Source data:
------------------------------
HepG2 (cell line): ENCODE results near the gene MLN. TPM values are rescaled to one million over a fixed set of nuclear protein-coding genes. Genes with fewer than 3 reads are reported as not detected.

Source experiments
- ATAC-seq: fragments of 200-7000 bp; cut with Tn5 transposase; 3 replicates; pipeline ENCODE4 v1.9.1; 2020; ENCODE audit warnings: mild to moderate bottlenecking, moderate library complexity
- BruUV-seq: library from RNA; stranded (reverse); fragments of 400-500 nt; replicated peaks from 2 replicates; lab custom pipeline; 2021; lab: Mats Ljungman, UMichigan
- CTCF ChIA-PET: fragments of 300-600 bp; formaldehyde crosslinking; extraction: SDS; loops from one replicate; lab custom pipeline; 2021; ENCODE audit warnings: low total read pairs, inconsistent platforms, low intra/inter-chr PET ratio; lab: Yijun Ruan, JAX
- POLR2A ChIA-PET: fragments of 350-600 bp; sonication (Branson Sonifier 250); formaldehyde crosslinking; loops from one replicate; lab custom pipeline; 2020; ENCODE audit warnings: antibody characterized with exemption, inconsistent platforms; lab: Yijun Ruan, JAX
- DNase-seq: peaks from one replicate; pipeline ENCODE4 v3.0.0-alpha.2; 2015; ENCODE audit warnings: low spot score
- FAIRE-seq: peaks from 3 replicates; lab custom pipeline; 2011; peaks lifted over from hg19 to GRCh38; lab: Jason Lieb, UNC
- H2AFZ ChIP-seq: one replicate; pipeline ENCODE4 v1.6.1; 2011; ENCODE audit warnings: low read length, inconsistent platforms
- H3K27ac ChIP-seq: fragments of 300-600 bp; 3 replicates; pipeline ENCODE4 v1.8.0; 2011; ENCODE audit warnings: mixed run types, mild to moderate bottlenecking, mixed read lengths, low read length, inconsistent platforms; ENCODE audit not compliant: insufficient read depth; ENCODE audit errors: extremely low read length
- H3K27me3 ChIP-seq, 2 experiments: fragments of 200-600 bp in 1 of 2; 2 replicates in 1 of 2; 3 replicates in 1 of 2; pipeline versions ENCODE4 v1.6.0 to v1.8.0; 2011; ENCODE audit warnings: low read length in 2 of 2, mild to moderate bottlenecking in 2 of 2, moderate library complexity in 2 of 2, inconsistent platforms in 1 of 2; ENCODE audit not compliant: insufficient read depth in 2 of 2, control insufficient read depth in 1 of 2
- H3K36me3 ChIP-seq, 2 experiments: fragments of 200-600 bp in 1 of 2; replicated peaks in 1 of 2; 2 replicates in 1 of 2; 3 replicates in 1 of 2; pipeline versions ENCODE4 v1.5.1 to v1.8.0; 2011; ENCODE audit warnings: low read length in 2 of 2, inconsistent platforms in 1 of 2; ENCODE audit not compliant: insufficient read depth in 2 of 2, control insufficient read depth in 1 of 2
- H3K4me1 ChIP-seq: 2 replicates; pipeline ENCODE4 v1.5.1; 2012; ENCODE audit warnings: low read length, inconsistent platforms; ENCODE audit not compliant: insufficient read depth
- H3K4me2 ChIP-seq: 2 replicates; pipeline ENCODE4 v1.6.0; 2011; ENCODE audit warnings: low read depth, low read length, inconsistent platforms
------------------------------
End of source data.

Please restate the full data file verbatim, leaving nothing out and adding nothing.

HepG2 (cell line): ENCODE results near the gene MLN. TPM values are rescaled to one million over a fixed set of nuclear protein-coding genes. Genes with fewer than 3 reads are reported as not detected.

Source experiments
- ATAC-seq: fragments of 200-7000 bp; cut with Tn5 transposase; 3 replicates; pipeline ENCODE4 v1.9.1; 2020; ENCODE audit warnings: mild to moderate bottlenecking, moderate library complexity
- BruUV-seq: library from RNA; stranded (reverse); fragments of 400-500 nt; replicated peaks from 2 replicates; lab custom pipeline; 2021; lab: Mats Ljungman, UMichigan
- CTCF ChIA-PET: fragments of 300-600 bp; formaldehyde crosslinking; extraction: SDS; loops from one replicate; lab custom pipeline; 2021; ENCODE audit warnings: low total read pairs, inconsistent platforms, low intra/inter-chr PET ratio; lab: Yijun Ruan, JAX
- POLR2A ChIA-PET: fragments of 350-600 bp; sonication (Branson Sonifier 250); formaldehyde crosslinking; loops from one replicate; lab custom pipeline; 2020; ENCODE audit warnings: antibody characterized with exemption, inconsistent platforms; lab: Yijun Ruan, JAX
- DNase-seq: peaks from one replicate; pipeline ENCODE4 v3.0.0-alpha.2; 2015; ENCODE audit warnings: low spot score
- FAIRE-seq: peaks from 3 replicates; lab custom pipeline; 2011; peaks lifted over from hg19 to GRCh38; lab: Jason Lieb, UNC
- H2AFZ ChIP-seq: one replicate; pipeline ENCODE4 v1.6.1; 2011; ENCODE audit warnings: low read length, inconsistent platforms
- H3K27ac ChIP-seq: fragments of 300-600 bp; 3 replicates; pipeline ENCODE4 v1.8.0; 2011; ENCODE audit warnings: mixed run types, mild to moderate bottlenecking, mixed read lengths, low read length, inconsistent platforms; ENCODE audit not compliant: insufficient read depth; ENCODE audit errors: extremely low read length
- H3K27me3 ChIP-seq, 2 experiments: fragments of 200-600 bp in 1 of 2; 2 replicates in 1 of 2; 3 replicates in 1 of 2; pipeline versions ENCODE4 v1.6.0 to v1.8.0; 2011; ENCODE audit warnings: low read length in 2 of 2, mild to moderate bottlenecking in 2 of 2, moderate library complexity in 2 of 2, inconsistent platforms in 1 of 2; ENCODE audit not compliant: insufficient read depth in 2 of 2, control insufficient read depth in 1 of 2
- H3K36me3 ChIP-seq, 2 experiments: fragments of 200-600 bp in 1 of 2; replicated peaks in 1 of 2; 2 replicates in 1 of 2; 3 replicates in 1 of 2; pipeline versions ENCODE4 v1.5.1 to v1.8.0; 2011; ENCODE audit warnings: low read length in 2 of 2, inconsistent platforms in 1 of 2; ENCODE audit not compliant: insufficient read depth in 2 of 2, control insufficient read depth in 1 of 2
- H3K4me1 ChIP-seq: 2 replicates; pipeline ENCODE4 v1.5.1; 2012; ENCODE audit warnings: low read length, inconsistent platforms; ENCODE audit not compliant: insufficient read depth
- H3K4me2 ChIP-seq: 2 replicates; pipeline ENCODE4 v1.6.0; 2011; ENCODE audit warnings: low read depth, low read length, inconsistent platforms